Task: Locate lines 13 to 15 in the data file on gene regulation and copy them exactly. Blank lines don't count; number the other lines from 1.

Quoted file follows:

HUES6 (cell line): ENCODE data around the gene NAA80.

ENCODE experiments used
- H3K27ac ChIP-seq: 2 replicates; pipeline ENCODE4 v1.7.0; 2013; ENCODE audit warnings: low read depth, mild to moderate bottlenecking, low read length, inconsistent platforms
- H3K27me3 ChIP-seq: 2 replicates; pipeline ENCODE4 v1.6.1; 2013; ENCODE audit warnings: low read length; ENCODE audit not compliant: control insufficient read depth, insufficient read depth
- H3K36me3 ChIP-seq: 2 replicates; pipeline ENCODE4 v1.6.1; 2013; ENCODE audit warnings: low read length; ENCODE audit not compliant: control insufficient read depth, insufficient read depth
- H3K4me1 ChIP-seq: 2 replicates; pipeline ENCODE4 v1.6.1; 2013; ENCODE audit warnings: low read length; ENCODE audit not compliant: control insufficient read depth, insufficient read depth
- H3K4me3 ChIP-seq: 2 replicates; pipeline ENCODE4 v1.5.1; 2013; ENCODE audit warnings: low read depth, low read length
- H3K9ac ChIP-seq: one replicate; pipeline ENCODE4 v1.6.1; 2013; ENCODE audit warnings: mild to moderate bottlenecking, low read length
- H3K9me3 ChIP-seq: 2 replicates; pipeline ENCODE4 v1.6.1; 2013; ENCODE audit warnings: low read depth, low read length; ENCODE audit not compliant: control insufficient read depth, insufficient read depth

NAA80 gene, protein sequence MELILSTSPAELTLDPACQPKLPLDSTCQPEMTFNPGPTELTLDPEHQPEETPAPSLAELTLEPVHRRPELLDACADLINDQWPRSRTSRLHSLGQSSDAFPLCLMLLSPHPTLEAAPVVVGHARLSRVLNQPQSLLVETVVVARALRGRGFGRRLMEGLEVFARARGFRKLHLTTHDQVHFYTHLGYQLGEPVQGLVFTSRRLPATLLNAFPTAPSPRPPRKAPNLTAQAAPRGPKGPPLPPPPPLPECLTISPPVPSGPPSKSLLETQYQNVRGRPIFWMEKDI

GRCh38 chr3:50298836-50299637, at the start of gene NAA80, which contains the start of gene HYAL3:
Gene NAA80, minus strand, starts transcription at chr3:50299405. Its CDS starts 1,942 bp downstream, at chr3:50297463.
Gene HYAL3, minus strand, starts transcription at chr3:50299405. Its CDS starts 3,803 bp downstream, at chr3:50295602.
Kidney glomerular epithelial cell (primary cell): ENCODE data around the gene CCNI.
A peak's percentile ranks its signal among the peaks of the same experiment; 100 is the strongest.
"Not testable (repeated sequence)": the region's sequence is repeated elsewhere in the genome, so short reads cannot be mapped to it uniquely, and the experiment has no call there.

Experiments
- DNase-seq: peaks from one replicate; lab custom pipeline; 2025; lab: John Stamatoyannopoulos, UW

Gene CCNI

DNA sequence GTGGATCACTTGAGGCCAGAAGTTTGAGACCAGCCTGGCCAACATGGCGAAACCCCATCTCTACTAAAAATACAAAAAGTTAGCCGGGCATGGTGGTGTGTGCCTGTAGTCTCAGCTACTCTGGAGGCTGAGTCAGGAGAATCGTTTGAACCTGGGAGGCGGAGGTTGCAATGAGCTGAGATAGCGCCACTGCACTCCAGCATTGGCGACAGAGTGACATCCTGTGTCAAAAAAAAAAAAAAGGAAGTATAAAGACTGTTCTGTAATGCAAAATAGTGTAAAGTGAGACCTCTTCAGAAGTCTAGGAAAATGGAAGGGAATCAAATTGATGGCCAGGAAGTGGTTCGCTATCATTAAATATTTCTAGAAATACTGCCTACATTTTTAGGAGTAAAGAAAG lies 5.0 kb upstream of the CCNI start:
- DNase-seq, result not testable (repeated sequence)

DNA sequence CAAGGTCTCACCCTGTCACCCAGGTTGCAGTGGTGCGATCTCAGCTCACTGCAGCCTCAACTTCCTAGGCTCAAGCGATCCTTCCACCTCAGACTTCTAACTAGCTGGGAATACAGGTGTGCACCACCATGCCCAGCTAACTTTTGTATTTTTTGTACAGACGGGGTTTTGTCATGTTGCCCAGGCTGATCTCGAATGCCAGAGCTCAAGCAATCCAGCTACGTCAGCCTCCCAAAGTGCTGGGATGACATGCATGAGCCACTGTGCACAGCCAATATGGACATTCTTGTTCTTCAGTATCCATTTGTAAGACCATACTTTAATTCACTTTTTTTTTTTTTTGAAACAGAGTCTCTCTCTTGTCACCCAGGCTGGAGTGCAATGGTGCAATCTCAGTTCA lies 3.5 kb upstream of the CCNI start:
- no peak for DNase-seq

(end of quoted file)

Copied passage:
Gene HYAL3, minus strand, starts transcription at chr3:50299405. Its CDS starts 3,803 bp downstream, at chr3:50295602.
Kidney glomerular epithelial cell (primary cell): ENCODE data around the gene CCNI.
A peak's percentile ranks its signal among the peaks of the same experiment; 100 is the strongest.